Are Koreans Really That Smart?

I am working on my precalculus homework with my friends. They have questions about problems that they’re having trouble with, so I answer each one with clear explanations. We successfully finish our homework and one of my friends praises me for my math skills. To this, my other friend replies instead of me, as if he is stating an obvious fact, “Because he is Korean.”
I hear a lot of “because you are Korean”, and “because you are Asian” from people around campus. It is like an absolute answer to anything I do. Likewise, many people seem to stereotypically consider the intelligence of Asians, especially Koreans, as something we obtain by nature genetically, or as characteristic of the ethnicity. However, these consideration are wrong. In fact, it is the stressful academic environment for schoolchildren in Korea that develops Koreans’ academic skills.

Korea is a country where education is heavily emphasized and academic competition take place every single moment between students. Any person from any ethnicity would naturally become academically successful relative to others, if he or she were to receive a Korean education for even five years. Consider the life of an ordinary Korean student. They go to school at 8:30 and attend normal classes until 3:00 in the afternoon. After about an hour of rest, they go to an after-school academy and take various academic lessons. At the academy, they either review the materials they covered at school or learn materials that are ahead of their classes. It is common for a 7th grade middle school student to be learning material, especially in mathematics, at the 11th level. They stay at after-school academies, or hakwon, until 10:00 at night and return back home. (They would stay even later if the government hadn’t recently established a law that forbids any extra academic lessons after 10:00pm) During the final exam period, they usually stay at the hakwon solving test-prep questions past midnight, flouting this law. This schedule represents a schedule of an ordinary student from elementary school up to high school. Imagine a life consisting of endless after-school academies and tutoring for 12 years. It would be weird to not succeed at school with this much extra education.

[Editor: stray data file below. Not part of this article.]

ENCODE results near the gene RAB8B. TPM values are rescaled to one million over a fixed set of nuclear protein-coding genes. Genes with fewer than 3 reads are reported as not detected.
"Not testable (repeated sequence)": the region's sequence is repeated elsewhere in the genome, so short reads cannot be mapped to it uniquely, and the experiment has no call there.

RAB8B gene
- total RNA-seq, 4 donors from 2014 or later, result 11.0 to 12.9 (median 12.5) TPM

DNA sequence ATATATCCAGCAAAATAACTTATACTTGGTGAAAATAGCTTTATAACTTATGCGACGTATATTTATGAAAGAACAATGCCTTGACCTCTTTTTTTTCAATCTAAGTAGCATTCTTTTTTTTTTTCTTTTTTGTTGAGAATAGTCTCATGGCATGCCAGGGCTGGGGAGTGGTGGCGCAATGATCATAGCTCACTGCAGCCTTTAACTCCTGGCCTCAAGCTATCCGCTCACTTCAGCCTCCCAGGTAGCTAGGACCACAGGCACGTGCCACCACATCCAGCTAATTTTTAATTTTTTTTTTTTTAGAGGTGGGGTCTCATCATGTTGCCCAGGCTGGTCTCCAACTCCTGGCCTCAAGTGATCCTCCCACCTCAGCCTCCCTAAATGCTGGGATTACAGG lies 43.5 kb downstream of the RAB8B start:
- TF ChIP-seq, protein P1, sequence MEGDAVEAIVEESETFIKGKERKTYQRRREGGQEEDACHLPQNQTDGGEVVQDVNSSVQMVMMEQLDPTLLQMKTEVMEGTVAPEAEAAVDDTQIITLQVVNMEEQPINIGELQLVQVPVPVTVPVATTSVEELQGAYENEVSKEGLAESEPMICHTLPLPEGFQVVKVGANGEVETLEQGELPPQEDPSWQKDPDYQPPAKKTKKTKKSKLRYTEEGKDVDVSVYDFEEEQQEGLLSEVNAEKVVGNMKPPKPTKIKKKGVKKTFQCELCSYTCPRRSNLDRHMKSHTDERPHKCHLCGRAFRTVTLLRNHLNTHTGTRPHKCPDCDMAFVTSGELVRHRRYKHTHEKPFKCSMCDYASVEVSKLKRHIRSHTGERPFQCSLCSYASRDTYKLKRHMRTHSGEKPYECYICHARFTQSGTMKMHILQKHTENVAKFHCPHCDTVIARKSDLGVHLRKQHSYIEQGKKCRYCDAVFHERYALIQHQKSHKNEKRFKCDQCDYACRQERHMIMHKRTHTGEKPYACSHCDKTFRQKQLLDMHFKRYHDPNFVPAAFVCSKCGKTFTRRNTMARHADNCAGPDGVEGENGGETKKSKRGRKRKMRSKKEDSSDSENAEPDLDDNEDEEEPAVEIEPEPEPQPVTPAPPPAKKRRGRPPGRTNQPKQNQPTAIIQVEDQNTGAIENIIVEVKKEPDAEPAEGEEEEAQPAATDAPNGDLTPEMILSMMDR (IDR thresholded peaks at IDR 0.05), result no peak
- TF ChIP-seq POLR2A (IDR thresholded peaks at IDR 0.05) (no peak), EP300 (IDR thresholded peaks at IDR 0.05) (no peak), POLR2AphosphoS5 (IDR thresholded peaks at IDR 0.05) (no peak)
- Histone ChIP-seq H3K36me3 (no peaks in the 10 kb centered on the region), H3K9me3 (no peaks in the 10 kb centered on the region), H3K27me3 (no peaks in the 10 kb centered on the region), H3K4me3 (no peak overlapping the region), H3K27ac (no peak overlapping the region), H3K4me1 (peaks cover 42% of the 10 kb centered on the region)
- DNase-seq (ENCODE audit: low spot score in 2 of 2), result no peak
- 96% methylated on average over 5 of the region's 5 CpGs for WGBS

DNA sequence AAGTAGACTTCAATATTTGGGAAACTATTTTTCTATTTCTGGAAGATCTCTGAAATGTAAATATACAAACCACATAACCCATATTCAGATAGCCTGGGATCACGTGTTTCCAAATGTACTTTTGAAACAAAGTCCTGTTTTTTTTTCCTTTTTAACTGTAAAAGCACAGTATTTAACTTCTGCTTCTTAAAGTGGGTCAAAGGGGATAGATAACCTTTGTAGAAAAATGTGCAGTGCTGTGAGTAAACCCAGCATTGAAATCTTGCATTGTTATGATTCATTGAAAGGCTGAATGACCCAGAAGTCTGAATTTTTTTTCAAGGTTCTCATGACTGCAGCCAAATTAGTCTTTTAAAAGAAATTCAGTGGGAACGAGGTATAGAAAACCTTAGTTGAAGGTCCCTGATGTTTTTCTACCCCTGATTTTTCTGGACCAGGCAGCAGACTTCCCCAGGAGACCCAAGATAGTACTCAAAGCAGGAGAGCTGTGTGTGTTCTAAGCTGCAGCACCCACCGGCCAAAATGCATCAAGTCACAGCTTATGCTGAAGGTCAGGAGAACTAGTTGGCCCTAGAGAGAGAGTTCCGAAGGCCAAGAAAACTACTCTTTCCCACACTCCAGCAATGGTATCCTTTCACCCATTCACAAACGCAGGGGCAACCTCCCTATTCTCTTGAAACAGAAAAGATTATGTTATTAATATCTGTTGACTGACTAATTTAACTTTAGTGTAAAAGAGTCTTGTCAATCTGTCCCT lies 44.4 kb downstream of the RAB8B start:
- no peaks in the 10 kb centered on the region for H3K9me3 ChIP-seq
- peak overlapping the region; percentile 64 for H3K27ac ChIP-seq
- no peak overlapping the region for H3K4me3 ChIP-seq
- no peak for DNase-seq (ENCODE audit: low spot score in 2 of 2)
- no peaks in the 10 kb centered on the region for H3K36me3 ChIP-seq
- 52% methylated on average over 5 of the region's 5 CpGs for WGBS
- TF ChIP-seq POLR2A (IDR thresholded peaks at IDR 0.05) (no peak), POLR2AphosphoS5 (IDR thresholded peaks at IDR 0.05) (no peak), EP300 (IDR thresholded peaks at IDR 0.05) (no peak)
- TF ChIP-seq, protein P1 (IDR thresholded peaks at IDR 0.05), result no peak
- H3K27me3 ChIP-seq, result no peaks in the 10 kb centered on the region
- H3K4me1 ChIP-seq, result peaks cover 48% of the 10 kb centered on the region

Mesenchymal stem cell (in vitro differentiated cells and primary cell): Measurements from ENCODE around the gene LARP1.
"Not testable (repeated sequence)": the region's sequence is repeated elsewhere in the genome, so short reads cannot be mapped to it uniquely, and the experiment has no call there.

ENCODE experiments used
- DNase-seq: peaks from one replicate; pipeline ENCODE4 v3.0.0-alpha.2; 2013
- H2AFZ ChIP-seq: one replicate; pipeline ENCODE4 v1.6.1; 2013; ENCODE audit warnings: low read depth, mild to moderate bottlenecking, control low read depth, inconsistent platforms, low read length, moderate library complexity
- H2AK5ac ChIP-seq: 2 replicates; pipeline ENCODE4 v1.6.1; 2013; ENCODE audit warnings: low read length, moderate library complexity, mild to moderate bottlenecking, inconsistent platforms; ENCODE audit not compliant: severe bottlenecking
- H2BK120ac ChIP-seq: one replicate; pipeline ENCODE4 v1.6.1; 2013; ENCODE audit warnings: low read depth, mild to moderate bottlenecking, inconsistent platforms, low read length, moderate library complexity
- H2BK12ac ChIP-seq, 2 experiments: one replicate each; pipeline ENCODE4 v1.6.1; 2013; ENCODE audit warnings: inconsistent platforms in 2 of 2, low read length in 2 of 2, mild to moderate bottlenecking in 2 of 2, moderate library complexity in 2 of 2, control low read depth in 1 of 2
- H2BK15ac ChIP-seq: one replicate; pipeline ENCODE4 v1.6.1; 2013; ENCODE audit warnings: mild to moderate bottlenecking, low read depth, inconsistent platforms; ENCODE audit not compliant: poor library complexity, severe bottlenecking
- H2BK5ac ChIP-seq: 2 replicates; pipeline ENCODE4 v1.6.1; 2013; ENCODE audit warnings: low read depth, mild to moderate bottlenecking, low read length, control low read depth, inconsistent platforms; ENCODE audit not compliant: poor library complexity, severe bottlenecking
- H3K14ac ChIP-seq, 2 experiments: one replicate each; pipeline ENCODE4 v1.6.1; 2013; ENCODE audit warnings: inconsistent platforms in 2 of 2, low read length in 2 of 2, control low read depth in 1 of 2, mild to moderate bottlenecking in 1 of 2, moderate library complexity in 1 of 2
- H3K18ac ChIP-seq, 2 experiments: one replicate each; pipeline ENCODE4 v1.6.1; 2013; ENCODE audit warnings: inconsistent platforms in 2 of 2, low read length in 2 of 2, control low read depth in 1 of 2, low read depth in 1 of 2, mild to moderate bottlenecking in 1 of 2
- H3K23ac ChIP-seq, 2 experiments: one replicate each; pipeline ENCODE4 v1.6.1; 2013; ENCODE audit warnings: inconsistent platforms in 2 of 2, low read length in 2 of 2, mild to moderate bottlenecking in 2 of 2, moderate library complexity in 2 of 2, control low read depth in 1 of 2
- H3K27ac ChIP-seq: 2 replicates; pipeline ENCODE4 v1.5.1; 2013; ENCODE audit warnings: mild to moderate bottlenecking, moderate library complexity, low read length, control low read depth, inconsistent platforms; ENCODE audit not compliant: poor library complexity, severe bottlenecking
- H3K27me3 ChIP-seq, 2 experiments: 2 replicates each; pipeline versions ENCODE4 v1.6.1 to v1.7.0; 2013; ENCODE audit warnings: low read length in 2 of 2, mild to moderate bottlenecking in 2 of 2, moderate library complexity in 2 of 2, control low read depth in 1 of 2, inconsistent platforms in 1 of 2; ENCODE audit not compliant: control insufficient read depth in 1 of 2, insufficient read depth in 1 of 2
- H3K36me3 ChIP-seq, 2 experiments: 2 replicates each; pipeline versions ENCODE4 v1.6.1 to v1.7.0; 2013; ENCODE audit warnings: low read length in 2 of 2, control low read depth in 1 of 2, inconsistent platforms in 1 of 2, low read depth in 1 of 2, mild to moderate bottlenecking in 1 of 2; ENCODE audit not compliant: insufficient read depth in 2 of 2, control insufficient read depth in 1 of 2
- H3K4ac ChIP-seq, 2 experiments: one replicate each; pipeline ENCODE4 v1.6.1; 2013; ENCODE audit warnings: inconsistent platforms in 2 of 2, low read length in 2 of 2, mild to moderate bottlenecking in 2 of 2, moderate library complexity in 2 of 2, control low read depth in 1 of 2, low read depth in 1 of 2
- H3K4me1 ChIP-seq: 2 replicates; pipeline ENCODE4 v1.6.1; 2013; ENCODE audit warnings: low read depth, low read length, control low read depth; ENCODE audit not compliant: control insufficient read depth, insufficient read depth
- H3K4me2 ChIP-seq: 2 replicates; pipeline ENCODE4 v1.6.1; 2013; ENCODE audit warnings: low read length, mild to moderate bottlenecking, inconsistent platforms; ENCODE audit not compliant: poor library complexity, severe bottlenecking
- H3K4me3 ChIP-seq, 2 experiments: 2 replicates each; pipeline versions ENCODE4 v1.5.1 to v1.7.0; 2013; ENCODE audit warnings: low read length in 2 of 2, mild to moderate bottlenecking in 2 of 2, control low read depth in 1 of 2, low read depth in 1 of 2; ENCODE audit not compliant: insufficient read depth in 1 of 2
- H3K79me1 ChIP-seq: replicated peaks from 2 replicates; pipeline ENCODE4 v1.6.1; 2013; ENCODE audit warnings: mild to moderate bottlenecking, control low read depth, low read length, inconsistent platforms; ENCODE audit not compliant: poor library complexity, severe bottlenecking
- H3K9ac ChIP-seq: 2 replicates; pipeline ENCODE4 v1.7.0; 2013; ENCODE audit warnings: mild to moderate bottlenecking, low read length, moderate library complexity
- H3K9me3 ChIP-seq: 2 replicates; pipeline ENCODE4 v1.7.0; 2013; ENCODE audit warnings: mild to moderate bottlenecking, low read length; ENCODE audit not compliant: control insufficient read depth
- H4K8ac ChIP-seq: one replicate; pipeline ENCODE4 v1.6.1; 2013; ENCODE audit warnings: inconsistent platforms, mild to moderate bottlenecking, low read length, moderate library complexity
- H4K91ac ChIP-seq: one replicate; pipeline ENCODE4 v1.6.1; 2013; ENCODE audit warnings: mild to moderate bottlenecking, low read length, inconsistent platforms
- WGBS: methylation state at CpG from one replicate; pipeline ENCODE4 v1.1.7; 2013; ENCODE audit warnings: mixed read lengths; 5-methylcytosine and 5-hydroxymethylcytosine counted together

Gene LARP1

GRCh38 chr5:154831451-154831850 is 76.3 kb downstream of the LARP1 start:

The sacrifice of leisure time and fun to after-school academies for outstanding grades might seem reasonable and acceptable. On the other hand, there are numerous drawbacks to the Korean style of education.

First, Korea has the highest suicide rate out of all OECD countries. Students make up a significant part of this sad statistic. For past five years, an elementary, middle school or high school student committed suicide every three days, on average. This fact clearly represents the enormous amounts of stress and pressure Korean students are bearing from their education. Second, academic success does not necessarily entail intelligence. Schools and hakwons in Korea tend to favor the cramming method of teaching and focus mainly on test prep. The cramming and emphasis on tests do help the students to cover materials quicker and achieve higher grades, but when it comes to discussion or applying the concept to another problem, the lack of understanding about the topic is evident. For this reason, Koreans are especially weak when it comes to discussions and creativity in applying what they have learned in different ways. This shows in a recent interview between President Barack Obama and Korean journalists when he visited Korea for a G20 conference. During the interview, Barack Obama told the Korean journalists to ask him any question about anything. No one asked him anything—it was a Chinese reporter who asked him a question at the end. This situation took place because it is difficult for people who were educated only by cramming for tests to think freely without any given prompt or problem.

Overall, Koreans are not smart by nature—actually, they are not even smart. They are just academically well-trained and specialized in receiving high grades at school from twelve years of Korean style of education. I guess you can say, “Because you were educated from Korea” instead of “Because you are Korean” as an answer to the academic success of Korean students. However, do not cite this as a reason for the intelligence of some Koreans, because their intelligence did not come from Korean education for sure.

This entry was posted in: Opinion


The campus newspaper of King's Academy, in Madaba, Jordan. Established 2007.